The GFWC/Ohio Federation of Women's Clubs was organized in 1894 and will celebrate its 119th birthday on Oct. 24. At the national convention in Florida, it was awarded 16 certificates on behalf of Ohio clubs and their members.
The Wintersville club is one of 14 clubs in the Southeast District, the largest in Ohio with more than 400 members, and was organized in 1934. It began with five members, absorbed members when the Civic Service Organization came on board and today has 73 members.
The Wintersville club was recognized at the international convention in June, Sizemore beamed, with its sponsorship of Indian Creek student Skyler Dye, who won at the state level for his submission in the youth short story, grade nine to 12 essay contest, and then on the international level.
President Barb Thermes presided at the business meeting where she and Sizemore served as hostesses along with Judy Anastasio, Natalie Doty, Joyce Palmer, Linda Cipriani and CarolynLee Barrett, who gave the meditation and grace.
Guests in attendance included Cynthia Pahnka, there with Donna Phillips.
The project for the month included collecting school supplies and returning baby bottles filled with change to benefit the AIM Women's Center. Barb Grimm asked members to bring the bottles to the October meeting if they forgot them.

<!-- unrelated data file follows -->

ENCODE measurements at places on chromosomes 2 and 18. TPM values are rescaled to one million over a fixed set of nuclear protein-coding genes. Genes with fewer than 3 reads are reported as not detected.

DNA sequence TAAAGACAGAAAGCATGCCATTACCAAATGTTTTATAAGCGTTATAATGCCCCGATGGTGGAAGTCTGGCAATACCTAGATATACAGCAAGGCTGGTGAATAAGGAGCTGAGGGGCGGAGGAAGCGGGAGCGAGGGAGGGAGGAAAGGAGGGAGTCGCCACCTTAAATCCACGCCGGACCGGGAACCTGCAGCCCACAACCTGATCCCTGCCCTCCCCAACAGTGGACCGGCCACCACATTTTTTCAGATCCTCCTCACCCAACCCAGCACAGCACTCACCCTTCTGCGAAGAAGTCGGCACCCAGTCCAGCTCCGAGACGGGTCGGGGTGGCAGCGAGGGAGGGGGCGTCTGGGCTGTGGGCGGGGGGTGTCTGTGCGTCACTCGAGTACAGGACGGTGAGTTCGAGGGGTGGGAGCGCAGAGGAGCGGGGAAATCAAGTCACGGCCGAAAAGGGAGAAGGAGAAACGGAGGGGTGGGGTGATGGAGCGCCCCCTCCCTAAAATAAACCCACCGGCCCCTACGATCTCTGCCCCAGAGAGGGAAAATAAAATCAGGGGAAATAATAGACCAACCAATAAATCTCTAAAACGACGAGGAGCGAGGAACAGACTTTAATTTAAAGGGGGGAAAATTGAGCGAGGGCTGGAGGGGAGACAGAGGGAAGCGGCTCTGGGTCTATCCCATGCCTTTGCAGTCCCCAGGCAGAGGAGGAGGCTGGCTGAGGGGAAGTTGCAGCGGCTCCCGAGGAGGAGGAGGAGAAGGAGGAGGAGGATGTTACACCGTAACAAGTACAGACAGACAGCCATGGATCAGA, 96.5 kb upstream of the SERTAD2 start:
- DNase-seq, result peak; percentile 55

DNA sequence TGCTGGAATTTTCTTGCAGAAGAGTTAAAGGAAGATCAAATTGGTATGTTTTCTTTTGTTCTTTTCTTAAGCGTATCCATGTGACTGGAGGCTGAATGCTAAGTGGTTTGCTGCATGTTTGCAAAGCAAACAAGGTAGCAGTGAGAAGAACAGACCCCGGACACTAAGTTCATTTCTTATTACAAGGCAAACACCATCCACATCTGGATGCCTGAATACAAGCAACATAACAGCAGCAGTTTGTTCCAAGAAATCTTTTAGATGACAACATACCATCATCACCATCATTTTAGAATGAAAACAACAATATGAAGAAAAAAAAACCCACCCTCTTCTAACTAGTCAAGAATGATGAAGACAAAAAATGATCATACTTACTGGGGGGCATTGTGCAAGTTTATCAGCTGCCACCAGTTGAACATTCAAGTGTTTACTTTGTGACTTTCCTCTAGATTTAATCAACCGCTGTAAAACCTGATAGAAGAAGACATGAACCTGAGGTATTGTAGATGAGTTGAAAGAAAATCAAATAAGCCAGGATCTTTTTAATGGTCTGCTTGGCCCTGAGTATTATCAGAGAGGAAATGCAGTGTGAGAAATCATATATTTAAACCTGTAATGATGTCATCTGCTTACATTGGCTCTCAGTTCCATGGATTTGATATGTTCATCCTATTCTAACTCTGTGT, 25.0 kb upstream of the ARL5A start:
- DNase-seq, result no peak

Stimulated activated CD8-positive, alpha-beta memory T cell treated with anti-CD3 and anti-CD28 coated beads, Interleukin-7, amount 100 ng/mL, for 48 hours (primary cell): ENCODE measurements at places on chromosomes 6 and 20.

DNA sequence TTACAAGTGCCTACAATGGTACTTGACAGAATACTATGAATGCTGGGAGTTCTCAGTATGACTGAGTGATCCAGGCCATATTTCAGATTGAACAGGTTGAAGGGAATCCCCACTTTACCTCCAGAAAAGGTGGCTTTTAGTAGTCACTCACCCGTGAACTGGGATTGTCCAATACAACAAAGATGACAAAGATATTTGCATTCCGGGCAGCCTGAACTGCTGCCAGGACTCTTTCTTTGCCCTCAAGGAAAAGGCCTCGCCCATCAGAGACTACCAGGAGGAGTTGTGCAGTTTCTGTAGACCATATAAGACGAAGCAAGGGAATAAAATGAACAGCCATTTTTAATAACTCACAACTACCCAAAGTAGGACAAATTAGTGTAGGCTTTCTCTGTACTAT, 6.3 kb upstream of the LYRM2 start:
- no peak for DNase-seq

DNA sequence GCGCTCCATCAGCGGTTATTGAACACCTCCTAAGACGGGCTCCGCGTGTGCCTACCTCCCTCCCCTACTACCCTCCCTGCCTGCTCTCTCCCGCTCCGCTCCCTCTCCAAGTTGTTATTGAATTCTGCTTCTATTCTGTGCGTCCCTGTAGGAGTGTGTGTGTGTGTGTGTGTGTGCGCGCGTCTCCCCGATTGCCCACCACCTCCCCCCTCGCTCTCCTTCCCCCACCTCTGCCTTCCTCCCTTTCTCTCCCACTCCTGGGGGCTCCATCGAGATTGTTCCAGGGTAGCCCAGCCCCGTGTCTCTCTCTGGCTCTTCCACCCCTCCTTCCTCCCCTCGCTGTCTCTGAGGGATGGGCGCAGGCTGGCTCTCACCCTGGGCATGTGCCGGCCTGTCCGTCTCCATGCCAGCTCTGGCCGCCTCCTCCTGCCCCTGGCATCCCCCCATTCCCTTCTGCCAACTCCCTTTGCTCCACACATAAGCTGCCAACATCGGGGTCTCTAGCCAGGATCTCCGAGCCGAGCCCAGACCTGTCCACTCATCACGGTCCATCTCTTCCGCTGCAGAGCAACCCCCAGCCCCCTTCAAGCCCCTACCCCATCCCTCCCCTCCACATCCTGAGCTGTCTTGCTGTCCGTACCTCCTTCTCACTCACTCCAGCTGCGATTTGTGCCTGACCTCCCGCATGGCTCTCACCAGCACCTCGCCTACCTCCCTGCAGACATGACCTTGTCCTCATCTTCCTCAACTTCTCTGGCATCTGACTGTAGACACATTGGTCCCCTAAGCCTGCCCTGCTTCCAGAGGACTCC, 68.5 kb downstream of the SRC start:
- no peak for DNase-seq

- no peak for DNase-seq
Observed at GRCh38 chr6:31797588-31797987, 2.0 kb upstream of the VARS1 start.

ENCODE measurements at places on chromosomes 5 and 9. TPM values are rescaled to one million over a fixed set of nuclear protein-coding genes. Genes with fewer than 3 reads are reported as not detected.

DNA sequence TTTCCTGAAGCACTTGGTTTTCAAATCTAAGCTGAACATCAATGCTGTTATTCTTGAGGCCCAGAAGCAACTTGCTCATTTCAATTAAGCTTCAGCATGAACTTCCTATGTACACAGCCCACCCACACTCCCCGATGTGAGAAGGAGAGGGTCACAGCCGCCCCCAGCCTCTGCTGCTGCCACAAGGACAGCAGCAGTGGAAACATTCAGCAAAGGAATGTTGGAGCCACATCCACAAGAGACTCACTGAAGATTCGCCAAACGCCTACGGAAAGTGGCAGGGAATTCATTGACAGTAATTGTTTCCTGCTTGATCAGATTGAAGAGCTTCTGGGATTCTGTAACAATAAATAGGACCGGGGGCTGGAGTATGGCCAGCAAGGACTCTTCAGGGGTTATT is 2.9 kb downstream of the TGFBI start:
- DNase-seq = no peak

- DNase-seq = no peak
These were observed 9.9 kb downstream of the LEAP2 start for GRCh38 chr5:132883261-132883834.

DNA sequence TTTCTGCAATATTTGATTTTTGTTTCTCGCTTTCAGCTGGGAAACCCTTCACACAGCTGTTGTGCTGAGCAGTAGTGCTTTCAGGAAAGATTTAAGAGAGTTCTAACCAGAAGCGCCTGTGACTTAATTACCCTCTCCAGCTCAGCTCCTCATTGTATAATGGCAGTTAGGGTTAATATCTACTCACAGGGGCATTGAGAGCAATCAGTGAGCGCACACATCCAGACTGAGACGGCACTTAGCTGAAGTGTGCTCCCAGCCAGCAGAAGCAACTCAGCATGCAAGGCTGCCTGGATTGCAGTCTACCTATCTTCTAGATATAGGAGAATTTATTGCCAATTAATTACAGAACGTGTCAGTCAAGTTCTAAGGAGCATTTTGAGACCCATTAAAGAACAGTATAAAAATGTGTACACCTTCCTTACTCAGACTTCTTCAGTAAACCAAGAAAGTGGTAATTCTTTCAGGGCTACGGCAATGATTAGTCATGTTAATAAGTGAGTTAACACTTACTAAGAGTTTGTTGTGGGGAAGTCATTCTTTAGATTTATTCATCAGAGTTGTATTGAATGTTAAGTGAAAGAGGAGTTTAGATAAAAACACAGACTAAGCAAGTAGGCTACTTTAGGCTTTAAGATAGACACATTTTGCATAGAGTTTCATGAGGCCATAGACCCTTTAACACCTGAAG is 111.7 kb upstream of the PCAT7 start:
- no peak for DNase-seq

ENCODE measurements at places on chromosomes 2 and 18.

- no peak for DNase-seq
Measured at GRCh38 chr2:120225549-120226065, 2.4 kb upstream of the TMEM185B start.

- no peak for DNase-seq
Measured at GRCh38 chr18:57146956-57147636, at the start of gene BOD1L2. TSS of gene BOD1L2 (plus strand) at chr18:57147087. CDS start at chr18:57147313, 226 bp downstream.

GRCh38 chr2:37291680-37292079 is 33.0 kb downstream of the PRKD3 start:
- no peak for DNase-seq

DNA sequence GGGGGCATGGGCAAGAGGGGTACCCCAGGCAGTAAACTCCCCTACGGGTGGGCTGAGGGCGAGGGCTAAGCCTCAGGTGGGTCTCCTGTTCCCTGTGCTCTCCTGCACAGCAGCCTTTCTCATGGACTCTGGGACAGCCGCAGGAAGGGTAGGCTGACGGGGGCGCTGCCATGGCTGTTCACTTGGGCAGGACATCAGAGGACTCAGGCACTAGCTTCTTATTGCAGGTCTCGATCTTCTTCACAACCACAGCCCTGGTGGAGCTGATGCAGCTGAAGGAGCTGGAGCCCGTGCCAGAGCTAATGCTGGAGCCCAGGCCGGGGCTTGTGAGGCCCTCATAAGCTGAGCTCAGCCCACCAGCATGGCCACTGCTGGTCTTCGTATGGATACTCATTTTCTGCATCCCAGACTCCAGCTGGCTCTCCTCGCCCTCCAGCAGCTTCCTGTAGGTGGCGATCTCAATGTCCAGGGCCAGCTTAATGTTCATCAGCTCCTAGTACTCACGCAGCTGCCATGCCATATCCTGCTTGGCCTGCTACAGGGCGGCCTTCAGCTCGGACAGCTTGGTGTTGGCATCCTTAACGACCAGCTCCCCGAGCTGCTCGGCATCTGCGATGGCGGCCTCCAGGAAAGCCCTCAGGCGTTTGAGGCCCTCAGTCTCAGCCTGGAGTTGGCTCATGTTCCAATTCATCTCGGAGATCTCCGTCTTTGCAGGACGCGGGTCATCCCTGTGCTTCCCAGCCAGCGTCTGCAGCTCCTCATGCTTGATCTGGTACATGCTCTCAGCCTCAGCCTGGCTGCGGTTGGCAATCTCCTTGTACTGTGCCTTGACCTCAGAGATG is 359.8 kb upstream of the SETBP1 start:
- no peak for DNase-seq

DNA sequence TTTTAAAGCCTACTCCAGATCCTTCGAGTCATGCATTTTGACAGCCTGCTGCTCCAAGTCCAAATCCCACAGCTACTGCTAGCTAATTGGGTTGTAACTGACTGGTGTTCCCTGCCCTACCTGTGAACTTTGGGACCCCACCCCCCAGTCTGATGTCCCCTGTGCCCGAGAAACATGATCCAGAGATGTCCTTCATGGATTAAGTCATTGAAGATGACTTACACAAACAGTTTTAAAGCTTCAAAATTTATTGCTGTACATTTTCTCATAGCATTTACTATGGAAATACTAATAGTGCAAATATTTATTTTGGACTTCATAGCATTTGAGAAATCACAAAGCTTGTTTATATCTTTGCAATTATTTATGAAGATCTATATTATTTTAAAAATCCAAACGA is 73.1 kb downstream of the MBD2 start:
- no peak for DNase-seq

A new project the club agreed to undertake after a presentation by Robbie Young involves saving canceled stamps to be sent to World Gospel Mission, American Indian Field at 14202 N. 73rd Ave., Peoria, AZ 85381.
The new project is one being done in partnership with the local International Order of Kings Daughters and Sons Laura E. McGowan Circle.
Young explained that WGM is a missional society whose fields of mission include the American Indian Field in Arizona and New Mexico. The AIF is 100 percent reliant on the free will donations and financial support of individuals, churches, and institutions and organizations. Mission programs include education, literacy programs and retreats.
Car insurance, gas and vehicle maintenance constitute the program's greatest expense, according to Young, who explained travel to the reservations involves some distance on partially dirt roads and often in mountainess areas.
Saving the used or canceled stamps is a way to help a sometimes forgotten people, Young said. The club members can save the canceled stamps and encourages others to do likewise, including church secretaries, businesses and organizations.
The 12th-annual Holiday Splendor, the club's annual fundraiser luncheon and style show with lots of vendors and boutique shopping, is on the calendar for Dec. 1 at St. Florian Hall.
There will be a style show featuring Phyllis' Fashions, which is bringing a rack of plus sized clothes this year as requested. The color scheme will be red and silver. Tickets are $25 in advance. Co-chairs are Pauletta Sprochi and Aimee Jaros.
The club will meet Oct. 17 at St. Florian Hall for its noon luncheon and business session with Bo Jacbos of Yorkville as the program presenter on American Indians.